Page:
Japanese tennis stars try to restore hope after SWC loss

2018-07-03 18:46
Kei Nishikori (Getty)

London - Japan's tennis players tried to salvage some national sporting pride at Wimbledon on Tuesday after the country's football team went crashing out of the World Cup in heartbreaking fashion.

Kei Nishikori led the way, beating his good friend Christian Harrison in four sets to kick off his campaign at the All England Club.

Japanese sports fans were left reeling after the football side blew a 2-0 second-half lead against Belgium in the World Cup round of 16 in Russia, losing 3-2 with Nacer Chadli scoring a dramatic winner in the fourth minute of injury time on Monday.

PICS: Japanese fans break down in tears after World Cup heartache

But in southwest London, Nishikori, the 24th seed, beat US qualifier and world No 198 Harrison 6-2, 4-6, 7-6 (7/3), 6-2. The pair are mates from their time training together in Florida.

The Japanese said it was tough to play competitively for the first time against his practice partner, whom he said had an even worse injury record than himself.

"It was not easy. If I can have the choice, I don't want to play with good friends. He's having a really tough tennis life. He has so many injuries, he can't do anything. But he's coming back all the time," said Nishikori.

"He's one of the hard workers on the tour. I see him all the time with injuries. It's kind of similar to me. More than me.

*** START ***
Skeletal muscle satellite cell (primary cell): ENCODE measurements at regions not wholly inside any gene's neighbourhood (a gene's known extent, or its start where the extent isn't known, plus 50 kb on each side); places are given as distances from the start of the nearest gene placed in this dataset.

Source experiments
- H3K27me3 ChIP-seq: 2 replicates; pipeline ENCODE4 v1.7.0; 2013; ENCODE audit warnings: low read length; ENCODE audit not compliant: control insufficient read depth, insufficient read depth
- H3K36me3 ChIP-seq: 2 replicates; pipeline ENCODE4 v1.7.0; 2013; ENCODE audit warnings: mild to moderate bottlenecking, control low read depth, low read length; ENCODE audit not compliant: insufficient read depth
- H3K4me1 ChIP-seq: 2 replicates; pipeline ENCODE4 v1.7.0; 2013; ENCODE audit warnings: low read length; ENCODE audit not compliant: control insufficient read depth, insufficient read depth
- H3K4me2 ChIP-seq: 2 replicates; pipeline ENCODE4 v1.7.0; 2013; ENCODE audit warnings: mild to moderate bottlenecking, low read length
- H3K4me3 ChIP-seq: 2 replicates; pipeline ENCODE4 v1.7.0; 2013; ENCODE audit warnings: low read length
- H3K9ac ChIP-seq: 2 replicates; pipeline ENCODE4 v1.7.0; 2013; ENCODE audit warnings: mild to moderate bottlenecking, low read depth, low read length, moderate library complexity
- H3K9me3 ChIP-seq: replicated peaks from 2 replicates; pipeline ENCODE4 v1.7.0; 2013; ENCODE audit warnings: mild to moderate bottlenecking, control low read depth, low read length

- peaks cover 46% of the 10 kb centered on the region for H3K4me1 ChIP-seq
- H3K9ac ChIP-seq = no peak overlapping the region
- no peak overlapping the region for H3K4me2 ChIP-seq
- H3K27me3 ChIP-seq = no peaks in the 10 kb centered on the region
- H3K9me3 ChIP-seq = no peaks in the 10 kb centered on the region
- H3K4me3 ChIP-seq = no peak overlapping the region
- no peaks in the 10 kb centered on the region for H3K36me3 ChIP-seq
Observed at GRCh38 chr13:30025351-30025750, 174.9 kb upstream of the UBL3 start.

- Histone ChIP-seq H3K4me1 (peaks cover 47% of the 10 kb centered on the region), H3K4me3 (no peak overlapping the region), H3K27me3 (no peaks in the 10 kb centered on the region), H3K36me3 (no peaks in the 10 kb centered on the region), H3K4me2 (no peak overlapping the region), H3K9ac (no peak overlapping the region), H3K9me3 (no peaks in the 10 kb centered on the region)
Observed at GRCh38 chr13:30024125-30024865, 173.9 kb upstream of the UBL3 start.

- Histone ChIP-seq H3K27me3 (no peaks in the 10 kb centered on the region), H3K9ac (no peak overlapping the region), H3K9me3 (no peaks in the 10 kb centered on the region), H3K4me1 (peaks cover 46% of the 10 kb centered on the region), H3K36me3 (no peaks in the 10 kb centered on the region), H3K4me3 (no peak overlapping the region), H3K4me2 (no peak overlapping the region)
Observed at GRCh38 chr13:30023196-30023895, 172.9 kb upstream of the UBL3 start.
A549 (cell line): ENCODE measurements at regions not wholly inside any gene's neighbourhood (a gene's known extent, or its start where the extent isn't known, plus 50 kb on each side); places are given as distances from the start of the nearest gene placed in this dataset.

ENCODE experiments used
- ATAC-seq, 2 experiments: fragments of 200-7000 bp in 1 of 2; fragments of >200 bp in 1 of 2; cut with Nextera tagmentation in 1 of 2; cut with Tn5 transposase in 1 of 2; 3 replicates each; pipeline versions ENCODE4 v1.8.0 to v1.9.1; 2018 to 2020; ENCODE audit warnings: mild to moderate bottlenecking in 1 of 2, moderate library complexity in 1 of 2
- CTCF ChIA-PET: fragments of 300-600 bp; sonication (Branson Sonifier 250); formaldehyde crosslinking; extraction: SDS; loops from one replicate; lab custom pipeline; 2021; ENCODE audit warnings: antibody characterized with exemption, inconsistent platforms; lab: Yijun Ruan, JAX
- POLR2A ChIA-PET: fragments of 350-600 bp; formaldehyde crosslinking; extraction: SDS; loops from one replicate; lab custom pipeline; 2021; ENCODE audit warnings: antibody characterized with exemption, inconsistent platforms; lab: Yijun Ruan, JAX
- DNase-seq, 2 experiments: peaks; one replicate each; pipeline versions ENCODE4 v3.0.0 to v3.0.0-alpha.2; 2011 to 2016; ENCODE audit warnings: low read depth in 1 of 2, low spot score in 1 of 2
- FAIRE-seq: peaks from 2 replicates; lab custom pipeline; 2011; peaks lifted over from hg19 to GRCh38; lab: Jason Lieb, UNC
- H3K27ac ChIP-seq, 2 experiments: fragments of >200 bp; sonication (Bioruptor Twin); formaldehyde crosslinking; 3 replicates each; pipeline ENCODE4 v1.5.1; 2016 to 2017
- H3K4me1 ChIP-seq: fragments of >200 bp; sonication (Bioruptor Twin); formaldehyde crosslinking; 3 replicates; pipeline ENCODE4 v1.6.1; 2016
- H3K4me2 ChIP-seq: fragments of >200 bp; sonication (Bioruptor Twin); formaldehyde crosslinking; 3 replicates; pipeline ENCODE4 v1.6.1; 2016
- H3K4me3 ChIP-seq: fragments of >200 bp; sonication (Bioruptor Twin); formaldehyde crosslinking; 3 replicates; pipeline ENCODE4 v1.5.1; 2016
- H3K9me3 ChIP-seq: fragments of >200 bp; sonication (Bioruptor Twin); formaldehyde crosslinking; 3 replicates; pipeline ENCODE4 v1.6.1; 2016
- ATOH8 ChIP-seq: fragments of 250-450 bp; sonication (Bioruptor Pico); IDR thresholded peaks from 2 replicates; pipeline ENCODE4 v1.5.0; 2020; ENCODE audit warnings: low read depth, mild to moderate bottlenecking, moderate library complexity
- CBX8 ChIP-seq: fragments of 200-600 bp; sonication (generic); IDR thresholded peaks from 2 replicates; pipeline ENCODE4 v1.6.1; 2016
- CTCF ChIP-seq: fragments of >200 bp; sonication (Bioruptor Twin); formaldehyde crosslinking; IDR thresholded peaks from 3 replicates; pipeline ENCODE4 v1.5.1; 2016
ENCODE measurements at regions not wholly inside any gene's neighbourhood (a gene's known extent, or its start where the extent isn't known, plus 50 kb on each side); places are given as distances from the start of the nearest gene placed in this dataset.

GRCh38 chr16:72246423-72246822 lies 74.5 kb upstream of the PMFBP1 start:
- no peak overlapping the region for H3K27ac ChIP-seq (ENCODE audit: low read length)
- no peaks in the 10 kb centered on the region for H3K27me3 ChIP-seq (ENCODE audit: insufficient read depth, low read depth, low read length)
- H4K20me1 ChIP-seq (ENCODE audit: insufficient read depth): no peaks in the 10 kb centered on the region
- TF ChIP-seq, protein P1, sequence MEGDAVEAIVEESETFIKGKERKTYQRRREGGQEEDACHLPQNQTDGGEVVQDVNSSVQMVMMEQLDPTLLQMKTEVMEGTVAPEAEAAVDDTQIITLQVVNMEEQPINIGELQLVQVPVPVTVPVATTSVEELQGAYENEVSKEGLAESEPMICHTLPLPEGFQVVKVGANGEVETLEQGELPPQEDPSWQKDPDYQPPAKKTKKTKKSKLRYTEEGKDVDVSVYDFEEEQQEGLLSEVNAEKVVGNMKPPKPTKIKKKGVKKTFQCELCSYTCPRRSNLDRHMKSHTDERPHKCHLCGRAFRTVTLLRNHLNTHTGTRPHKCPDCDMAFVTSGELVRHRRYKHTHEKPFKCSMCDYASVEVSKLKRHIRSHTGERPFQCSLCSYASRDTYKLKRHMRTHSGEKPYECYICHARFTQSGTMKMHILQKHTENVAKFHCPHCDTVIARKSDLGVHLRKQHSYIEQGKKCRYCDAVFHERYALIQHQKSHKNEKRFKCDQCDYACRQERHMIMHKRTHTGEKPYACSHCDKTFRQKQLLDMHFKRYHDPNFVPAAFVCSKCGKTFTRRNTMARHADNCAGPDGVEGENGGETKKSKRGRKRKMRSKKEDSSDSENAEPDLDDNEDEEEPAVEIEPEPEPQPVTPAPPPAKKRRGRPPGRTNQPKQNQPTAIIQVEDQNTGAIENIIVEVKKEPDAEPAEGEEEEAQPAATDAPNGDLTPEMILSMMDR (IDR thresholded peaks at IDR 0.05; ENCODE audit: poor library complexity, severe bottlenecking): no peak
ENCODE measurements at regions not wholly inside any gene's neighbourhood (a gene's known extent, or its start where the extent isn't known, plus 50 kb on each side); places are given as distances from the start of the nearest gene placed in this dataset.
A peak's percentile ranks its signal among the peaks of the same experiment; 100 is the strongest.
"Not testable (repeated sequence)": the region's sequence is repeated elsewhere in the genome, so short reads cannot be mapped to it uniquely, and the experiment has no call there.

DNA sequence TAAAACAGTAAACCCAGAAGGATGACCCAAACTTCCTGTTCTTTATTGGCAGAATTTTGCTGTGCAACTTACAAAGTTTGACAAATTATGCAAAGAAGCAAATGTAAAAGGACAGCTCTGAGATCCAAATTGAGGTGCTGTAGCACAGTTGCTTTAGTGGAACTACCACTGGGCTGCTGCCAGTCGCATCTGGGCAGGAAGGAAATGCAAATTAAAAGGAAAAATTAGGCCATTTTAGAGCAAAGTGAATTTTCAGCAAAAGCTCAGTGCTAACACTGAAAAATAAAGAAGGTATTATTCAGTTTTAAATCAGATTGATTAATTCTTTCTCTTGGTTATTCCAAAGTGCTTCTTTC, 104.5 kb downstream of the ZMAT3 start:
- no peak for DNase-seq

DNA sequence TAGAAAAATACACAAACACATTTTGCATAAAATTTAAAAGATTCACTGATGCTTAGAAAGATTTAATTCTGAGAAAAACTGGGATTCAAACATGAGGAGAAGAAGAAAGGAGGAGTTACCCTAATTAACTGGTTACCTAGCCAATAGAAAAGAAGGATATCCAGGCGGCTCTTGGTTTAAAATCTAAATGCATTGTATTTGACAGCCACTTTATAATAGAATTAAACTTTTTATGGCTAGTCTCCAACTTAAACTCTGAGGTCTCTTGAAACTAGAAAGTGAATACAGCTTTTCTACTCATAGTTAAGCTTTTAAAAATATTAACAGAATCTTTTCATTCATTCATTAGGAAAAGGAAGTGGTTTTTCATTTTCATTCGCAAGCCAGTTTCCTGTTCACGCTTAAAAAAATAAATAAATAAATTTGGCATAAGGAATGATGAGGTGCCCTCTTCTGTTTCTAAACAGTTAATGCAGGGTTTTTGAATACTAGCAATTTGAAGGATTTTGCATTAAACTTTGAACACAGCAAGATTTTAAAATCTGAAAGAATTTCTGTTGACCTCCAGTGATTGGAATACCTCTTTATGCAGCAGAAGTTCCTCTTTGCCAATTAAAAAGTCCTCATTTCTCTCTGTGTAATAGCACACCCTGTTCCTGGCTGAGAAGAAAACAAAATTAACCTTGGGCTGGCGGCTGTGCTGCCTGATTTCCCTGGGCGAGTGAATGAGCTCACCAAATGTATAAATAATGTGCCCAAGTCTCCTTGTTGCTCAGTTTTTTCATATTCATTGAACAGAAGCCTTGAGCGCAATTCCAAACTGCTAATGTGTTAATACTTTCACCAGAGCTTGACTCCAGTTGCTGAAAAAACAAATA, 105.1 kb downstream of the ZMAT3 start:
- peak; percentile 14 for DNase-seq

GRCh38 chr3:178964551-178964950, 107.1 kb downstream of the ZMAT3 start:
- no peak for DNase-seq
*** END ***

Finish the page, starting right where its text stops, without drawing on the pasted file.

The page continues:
"I'm happy to see him on the main draw here. He was playing good tennis again. I hope he can keep going. I'm sure he's going to break the top 100 soon."

Nishikori is hoping to get past the Wimbledon fourth round for the first time in 10 attempts.

He admits he has found it tough to shine on grass in the past, with injuries often hampering his bid to replicate his impressive hard-court play.

Nishikori reached the US Open final in 2014 and made the semi-finals in New York two years later, but he has never made it beyond the last eight at any other major.

"Points finish much faster than the other courts and surfaces. Everybody has to play a little more aggressive, more so than on the other surfaces. I like to play at the net. It's been working well," the Japanese number one said.

"Serve and return is very important here. You've got to really commit yourself to play very solid tennis. If you give them one chance, the game will change soon. So far I don't have a good result yet, but I like to play."

Nishikori faces unpredictable Australian Bernard Tomic, a lucky loser from qualifying, in the second round on Wednesday.

Meanwhile Yuichi Sugita was left bemoaning the same luck as the Japanese football team.

Sugita, the world No 69, was beaten 2-6, 7-6 (8/6), 6-2, 6-2 by US qualifier Bradley Klahn, ranked 168, leaving him a dejected figure.

"I was pretty sad because this is my favourite court and it was not a good result. It's not great, for sure," Sugita told AFP.

"I lost big momentum because I had a set point for the second set and I lost easy. I lost confidence and then the momentum.

"I'm sad."

He said of Japan's defeat to Belgium: "They also lost the momentum after 2-0 so it's the same as me, so not good for Japan."

In Tuesday's later matches at Wimbledon, Kurumi Nara was to face Simona Halep, the top seed, world number one and French Open champion, on Centre Court.

Meanwhile Taro Daniel was up against Italian 19th seed Fabio Fognini on the Court 18 show court.

Read more on:    wimbledon  |  kei nishikori  |  tennis


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